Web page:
All the potential places for Charlie to start.  He rolled 5 hot spots.  LZ Lima marked here. I rolled for PAVN deployment and 5 units started on board hidden.  This was a variation on Platoon Forward.  PAVN ended up with 2 NVA platoons (experienced) 2 main force VC platoons (trained but -1 to fire) and 1 VC 57mm recoiless rifle on the board.  Everything else had to be brought in through reinforcements.  It needs some tweaking but overall worked well and I wasn't sure what I was facing and where.  

The VC set up Company command in Duc Bien and the NVA set up company/battalion CO on the hills west of the city.  They also deploy 2 combat patrols which can be used as reinforcement spots per O group.  The highway is be the demarcation line between the 2 companies but they work very closely together and if the NVA need help the main force will be there. 

7:00am   ARVN relief convoy rolls through village 1.  There are 2 platoons of raw infantry and an element of greyhounds.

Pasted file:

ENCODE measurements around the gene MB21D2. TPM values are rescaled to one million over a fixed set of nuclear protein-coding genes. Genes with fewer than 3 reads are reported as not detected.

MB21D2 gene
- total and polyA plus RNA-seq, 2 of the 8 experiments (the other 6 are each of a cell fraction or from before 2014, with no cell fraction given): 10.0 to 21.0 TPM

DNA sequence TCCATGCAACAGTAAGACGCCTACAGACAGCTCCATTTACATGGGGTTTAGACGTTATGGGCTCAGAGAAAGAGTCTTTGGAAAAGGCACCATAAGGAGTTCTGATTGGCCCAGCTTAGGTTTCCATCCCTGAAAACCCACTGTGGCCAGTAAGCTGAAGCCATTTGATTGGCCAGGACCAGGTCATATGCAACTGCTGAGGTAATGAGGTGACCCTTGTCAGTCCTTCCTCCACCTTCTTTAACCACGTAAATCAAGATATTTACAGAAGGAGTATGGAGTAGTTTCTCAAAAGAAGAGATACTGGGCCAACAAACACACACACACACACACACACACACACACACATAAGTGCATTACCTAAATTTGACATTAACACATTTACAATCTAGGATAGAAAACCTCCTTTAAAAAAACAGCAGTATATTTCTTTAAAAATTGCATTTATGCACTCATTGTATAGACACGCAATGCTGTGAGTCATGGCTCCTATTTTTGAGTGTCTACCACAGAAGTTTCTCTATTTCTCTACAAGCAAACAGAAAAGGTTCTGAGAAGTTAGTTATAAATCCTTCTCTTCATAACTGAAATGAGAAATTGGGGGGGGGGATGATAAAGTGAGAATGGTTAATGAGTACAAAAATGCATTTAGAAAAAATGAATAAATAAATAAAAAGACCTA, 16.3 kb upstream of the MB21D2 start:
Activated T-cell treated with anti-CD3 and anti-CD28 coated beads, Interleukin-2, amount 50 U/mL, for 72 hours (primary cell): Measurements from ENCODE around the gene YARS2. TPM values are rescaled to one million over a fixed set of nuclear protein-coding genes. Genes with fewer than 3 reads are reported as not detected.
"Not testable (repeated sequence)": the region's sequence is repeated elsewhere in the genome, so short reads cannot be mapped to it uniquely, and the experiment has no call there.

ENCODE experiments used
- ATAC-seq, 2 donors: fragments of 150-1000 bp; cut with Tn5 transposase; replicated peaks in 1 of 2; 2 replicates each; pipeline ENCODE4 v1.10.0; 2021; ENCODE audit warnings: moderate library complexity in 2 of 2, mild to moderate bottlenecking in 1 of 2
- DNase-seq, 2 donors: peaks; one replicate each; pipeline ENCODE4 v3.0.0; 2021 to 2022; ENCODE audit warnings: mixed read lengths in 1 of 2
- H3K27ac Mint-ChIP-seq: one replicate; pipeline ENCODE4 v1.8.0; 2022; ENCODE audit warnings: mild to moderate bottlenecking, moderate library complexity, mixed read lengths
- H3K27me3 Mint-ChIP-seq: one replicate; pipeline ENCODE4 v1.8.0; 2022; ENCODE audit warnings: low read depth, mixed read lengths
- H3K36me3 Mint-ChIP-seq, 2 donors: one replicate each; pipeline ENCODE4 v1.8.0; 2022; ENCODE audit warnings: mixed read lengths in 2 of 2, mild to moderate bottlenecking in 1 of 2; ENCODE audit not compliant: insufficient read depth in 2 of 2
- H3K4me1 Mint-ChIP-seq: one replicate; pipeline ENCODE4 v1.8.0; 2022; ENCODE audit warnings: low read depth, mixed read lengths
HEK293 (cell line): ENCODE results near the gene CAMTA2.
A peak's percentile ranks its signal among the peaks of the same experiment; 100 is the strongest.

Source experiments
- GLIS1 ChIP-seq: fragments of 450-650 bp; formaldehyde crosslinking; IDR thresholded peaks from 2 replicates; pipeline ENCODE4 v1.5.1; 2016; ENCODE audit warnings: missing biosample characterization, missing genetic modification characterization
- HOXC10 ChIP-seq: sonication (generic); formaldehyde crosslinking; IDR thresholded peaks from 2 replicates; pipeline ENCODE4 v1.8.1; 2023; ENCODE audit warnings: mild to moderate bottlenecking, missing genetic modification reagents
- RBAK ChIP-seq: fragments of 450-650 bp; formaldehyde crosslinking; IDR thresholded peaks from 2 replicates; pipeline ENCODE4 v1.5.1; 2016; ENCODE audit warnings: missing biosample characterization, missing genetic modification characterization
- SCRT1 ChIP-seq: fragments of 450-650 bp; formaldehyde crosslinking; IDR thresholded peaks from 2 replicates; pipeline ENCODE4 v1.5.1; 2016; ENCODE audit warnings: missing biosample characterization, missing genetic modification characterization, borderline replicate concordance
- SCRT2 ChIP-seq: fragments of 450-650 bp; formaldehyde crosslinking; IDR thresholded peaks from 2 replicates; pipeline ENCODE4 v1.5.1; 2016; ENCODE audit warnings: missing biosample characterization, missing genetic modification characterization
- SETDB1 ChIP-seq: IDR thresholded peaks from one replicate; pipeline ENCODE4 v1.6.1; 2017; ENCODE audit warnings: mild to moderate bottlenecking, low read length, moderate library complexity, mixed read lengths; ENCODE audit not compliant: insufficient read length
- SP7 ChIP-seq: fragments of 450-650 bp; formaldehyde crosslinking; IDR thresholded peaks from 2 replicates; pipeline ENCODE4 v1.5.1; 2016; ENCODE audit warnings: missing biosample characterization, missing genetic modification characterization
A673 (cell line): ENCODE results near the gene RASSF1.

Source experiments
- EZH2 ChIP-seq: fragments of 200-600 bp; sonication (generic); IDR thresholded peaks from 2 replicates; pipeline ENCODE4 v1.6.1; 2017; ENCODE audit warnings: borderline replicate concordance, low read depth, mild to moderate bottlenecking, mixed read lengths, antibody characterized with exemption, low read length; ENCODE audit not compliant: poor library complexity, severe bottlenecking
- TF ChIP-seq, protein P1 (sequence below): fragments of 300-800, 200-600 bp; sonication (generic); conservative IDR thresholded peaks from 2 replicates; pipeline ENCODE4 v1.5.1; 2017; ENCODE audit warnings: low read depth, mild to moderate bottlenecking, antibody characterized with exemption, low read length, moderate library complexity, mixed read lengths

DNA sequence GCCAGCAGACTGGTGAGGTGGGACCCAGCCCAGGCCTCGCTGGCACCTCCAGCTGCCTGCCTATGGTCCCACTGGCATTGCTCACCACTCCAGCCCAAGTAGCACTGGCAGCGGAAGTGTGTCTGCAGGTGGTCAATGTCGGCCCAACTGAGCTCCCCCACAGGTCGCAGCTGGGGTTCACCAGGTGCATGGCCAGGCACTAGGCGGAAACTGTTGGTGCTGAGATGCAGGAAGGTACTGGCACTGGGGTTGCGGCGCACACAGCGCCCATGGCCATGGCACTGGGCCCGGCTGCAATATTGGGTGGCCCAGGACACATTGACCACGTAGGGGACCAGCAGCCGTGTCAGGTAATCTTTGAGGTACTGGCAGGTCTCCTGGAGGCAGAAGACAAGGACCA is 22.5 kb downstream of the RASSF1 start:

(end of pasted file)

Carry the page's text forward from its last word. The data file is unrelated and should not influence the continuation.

7:02   Radio reports confirm they are hit by small arms fire from the village.  It appears to be a platoon of VC.  [ It could have been 2 but 1 was a dummy] 1st platoon is promptly scattered.  

7:10    The battle continues in the village.  2nd platoon makes some headway against the VC.  A NVA platoon with LMGs "uncloaks" on rock hill in case they are needed...

7:20    WhumpWhump Whump of choppers is heard.    A company of the 7th Cav is coming to town...

I literally have 25 photos of the battle so I thought I would break this story into 2 parts.  

How will Jaroz fare in his first combat command?   Was his plan sound?   Was your plan better?  How much help will ARVN be? Will he need and second company to help?   Stay tuned for the exciting conclusion of the battle of Rock Hill!